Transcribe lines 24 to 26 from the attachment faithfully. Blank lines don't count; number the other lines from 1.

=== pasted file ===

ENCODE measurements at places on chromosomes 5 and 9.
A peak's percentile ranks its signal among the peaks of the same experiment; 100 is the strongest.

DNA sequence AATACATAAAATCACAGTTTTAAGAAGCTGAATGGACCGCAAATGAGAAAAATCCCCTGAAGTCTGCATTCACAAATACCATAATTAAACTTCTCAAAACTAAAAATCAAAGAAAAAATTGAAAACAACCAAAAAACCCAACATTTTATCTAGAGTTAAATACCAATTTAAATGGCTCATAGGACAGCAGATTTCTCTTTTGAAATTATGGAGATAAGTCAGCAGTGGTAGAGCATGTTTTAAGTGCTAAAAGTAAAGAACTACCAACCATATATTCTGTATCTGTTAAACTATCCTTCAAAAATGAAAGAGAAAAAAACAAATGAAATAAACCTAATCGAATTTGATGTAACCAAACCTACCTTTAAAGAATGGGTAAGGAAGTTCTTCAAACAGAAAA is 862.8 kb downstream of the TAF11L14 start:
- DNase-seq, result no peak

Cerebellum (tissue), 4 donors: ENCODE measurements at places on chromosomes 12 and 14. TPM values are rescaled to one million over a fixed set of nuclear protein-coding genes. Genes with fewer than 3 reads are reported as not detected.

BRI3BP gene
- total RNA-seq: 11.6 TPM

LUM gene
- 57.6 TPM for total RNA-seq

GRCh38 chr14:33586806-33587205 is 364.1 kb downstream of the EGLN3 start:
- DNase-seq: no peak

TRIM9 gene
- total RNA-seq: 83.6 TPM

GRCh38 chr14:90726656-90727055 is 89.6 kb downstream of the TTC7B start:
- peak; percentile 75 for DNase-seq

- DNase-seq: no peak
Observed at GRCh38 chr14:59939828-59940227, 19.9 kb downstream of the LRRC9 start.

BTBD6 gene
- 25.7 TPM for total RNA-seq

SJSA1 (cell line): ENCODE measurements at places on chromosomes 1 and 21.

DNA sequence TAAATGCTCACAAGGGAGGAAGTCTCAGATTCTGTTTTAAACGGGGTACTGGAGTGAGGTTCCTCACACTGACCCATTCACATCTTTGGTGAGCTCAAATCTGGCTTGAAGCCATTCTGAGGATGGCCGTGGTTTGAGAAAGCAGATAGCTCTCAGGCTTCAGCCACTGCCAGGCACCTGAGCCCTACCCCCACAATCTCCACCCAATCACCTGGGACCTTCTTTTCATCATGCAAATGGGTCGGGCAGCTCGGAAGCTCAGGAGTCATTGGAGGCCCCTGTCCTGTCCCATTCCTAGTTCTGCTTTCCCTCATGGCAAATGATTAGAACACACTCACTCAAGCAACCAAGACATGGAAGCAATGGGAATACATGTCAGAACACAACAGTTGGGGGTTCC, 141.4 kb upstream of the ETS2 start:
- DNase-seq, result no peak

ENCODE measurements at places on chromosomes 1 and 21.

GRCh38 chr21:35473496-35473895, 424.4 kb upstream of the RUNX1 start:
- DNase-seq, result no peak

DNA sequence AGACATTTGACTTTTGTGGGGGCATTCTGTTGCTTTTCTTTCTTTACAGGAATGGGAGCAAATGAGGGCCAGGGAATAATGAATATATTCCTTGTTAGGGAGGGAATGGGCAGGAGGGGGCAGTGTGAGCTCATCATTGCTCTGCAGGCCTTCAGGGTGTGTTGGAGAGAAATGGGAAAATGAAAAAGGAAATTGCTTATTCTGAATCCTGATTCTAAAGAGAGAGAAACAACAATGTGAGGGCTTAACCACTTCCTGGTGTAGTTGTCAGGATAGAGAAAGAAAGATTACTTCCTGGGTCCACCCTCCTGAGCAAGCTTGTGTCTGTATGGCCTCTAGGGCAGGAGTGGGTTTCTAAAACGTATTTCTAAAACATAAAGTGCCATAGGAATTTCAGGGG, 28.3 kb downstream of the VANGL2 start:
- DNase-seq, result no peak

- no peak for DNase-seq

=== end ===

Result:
GRCh38 chr21:35473496-35473895, 424.4 kb upstream of the RUNX1 start:
- DNase-seq, result no peak

DNA sequence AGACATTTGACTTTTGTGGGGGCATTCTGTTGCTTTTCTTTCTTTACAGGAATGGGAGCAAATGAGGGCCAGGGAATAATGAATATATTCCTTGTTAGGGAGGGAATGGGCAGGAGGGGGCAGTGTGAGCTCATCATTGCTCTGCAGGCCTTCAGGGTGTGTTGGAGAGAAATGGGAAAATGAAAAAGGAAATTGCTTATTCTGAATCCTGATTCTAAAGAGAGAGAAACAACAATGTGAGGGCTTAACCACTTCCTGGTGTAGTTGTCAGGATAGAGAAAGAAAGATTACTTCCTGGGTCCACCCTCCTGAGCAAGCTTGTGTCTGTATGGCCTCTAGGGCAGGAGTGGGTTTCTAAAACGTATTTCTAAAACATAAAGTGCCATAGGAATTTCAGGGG, 28.3 kb downstream of the VANGL2 start: